First, let us see what the halting proof attempts to prove:
There is no program $H$ that, on input $(x,y)$, always halts, and returns whether the program encoded by $x$ halts when run on the input $y$.
We call the function which $H$ is supposed to compute the halting predicate.
The program you are suggesting, which consists of simulating a run of program $x$ on input $y$, definitely doesn't always halt. What we are attempting to show is that there is no other devious way to computing the halting predicate in a way which does always halt.
The proof you are describing is a proof by contradiction. We assume that there is a program $H$ that always halts and computes the halting predicate correctly. Under this assumption, we reach a contradiction. Hence the conclusion is that no such program exists.
How does $H$ know whether $x$ halts on $x$?
The assumption that the proof by contradiction is making is that there does exist an $H$ which computes the halting predicate. What the proof shows is that $H$ actually doesn't compute the halting predicate correctly. So $H$ cannot tell whether $x$ halts on $x$, and that is exactly what the proof shows.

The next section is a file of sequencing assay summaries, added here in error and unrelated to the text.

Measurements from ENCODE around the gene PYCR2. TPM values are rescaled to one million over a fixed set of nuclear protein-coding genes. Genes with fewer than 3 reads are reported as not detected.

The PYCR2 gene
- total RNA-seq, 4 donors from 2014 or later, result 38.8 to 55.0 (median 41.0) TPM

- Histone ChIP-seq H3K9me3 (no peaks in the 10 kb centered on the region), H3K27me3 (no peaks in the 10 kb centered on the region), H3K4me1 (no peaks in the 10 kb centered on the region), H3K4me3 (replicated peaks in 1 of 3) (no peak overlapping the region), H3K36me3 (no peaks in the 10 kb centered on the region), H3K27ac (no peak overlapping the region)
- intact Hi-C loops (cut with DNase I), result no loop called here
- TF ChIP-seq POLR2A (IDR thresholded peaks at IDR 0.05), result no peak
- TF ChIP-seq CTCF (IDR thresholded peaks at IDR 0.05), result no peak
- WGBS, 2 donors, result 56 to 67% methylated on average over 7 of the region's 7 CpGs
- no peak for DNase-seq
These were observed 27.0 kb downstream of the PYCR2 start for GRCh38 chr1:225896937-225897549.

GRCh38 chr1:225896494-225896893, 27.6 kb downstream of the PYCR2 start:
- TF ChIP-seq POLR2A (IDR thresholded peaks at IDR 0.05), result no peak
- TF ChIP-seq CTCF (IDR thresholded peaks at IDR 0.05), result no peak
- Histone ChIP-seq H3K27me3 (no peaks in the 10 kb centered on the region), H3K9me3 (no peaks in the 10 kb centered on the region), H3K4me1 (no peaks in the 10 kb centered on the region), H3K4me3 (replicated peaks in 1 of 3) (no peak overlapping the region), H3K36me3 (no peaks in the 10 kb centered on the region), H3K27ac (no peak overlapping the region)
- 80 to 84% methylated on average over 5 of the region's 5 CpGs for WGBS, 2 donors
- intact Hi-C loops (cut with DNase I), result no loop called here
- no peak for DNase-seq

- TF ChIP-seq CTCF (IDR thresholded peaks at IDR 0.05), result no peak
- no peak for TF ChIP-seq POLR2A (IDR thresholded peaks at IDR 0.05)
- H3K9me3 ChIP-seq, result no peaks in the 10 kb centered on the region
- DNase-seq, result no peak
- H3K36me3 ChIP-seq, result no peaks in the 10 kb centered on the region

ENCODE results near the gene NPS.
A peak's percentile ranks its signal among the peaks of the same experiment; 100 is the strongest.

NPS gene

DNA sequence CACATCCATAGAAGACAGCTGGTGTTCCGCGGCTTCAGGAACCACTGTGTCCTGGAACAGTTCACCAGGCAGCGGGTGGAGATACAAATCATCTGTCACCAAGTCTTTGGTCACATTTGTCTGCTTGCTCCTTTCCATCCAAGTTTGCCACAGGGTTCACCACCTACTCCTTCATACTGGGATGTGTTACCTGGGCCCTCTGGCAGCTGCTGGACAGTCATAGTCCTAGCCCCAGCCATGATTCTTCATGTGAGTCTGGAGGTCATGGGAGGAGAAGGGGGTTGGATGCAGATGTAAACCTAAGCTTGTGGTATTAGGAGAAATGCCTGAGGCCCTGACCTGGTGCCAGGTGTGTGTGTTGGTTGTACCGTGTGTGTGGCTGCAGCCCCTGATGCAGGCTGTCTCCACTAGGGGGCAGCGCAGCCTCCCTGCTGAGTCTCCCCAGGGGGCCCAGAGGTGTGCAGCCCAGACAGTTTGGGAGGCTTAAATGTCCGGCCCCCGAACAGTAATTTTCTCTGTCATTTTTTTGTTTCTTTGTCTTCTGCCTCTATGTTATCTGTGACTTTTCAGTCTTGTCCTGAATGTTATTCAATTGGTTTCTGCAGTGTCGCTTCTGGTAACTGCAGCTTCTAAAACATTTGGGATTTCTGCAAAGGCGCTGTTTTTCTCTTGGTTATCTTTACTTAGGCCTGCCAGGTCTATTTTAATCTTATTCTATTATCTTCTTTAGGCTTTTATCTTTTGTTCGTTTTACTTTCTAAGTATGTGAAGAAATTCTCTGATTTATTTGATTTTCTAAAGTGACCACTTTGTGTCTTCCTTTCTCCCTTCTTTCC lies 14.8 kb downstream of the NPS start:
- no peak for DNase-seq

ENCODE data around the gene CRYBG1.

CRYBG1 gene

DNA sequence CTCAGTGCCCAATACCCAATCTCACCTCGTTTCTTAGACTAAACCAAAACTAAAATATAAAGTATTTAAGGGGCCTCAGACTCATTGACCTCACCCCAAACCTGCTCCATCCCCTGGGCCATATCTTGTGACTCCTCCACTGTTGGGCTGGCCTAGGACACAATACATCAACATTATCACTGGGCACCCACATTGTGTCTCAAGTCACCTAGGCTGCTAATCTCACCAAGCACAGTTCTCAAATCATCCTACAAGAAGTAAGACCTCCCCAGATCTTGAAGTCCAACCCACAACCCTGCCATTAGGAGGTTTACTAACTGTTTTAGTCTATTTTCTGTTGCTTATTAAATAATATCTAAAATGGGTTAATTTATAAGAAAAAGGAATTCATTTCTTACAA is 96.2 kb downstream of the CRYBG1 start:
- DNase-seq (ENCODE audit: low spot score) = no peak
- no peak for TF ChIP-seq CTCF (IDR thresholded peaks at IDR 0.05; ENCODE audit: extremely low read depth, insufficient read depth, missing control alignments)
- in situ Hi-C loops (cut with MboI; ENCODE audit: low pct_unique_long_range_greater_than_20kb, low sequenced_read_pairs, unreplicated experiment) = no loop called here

The answer is $H$ must simulate $x$ on $x$.
This is not true. There are similar predicates which can be computed. For example, we can decide whether a program halts on all inputs within 100 steps. We can do so even though there are infinitely many potential inputs, and so the naive solution, which is to run the program on all inputs for 100 steps, can be improved.
What the proof shows is that there is no computable way to decide whether a given program $x$ halts on a given input $y$. It doesn't show that $H$ must simulate $x$ on $y$; indeed, $H$ could store the answers for selected pairs $(x,y)$ in a table, and for these pairs it could just return the correct answer by doing a table lookup. This approach can only handle finitely many pairs $(x,y)$, and the proof shows that no other computable approach works.